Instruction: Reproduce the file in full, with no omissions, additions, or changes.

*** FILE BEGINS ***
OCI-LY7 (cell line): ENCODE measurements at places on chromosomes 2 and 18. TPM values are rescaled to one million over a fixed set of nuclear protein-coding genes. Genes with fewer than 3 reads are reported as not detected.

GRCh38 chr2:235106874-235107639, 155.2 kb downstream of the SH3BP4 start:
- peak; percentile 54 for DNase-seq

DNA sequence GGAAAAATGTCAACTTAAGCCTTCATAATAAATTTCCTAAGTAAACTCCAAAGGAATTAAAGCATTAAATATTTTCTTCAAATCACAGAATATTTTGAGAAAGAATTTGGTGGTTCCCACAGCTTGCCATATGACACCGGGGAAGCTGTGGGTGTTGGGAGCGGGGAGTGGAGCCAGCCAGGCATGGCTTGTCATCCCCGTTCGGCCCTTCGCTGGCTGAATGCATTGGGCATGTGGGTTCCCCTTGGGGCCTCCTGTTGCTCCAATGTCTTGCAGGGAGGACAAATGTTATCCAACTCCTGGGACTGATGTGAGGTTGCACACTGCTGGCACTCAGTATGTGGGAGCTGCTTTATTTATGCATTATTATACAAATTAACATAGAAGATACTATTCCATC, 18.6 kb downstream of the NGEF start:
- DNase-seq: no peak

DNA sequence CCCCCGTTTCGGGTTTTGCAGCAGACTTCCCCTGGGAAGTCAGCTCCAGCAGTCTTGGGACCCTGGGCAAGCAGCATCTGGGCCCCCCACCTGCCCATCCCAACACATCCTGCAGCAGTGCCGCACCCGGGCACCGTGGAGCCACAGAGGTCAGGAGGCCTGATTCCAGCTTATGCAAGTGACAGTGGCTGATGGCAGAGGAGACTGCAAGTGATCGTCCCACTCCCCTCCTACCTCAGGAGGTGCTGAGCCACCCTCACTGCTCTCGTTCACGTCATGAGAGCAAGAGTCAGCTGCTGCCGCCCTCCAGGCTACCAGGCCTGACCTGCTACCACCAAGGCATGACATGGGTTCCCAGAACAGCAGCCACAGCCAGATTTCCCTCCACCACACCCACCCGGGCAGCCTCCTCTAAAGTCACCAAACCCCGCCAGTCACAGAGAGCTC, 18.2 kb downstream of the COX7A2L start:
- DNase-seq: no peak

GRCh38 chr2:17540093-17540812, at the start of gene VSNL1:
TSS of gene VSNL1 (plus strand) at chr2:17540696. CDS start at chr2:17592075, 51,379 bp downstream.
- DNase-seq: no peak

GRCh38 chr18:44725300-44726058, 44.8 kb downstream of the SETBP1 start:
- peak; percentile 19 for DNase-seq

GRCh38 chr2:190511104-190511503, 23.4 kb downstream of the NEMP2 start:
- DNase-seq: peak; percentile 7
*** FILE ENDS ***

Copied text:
OCI-LY7 (cell line): ENCODE measurements at places on chromosomes 2 and 18. TPM values are rescaled to one million over a fixed set of nuclear protein-coding genes. Genes with fewer than 3 reads are reported as not detected.

GRCh38 chr2:235106874-235107639, 155.2 kb downstream of the SH3BP4 start:
- peak; percentile 54 for DNase-seq

DNA sequence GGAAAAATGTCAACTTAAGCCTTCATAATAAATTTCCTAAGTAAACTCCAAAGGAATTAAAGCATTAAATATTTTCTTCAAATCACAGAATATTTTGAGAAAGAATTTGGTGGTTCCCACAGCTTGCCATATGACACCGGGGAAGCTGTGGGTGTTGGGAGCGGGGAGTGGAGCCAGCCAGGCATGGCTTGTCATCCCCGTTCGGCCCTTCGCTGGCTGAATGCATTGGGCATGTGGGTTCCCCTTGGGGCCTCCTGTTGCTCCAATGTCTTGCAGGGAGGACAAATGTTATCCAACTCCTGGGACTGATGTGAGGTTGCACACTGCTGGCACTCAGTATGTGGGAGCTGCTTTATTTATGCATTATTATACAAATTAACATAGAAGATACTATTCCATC, 18.6 kb downstream of the NGEF start:
- DNase-seq: no peak

DNA sequence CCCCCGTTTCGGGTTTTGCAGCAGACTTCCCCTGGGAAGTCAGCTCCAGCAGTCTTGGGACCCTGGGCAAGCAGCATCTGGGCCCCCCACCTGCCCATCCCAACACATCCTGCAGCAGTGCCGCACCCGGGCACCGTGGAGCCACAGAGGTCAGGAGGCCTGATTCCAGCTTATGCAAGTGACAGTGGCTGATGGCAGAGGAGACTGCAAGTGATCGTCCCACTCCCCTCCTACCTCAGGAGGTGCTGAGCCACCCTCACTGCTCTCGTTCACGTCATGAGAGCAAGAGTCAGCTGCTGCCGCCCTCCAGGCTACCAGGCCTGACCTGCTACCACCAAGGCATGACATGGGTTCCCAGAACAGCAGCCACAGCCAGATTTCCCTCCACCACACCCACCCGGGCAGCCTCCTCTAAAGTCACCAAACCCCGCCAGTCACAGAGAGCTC, 18.2 kb downstream of the COX7A2L start:
- DNase-seq: no peak

GRCh38 chr2:17540093-17540812, at the start of gene VSNL1:
TSS of gene VSNL1 (plus strand) at chr2:17540696. CDS start at chr2:17592075, 51,379 bp downstream.
- DNase-seq: no peak

GRCh38 chr18:44725300-44726058, 44.8 kb downstream of the SETBP1 start:
- peak; percentile 19 for DNase-seq

GRCh38 chr2:190511104-190511503, 23.4 kb downstream of the NEMP2 start:
- DNase-seq: peak; percentile 7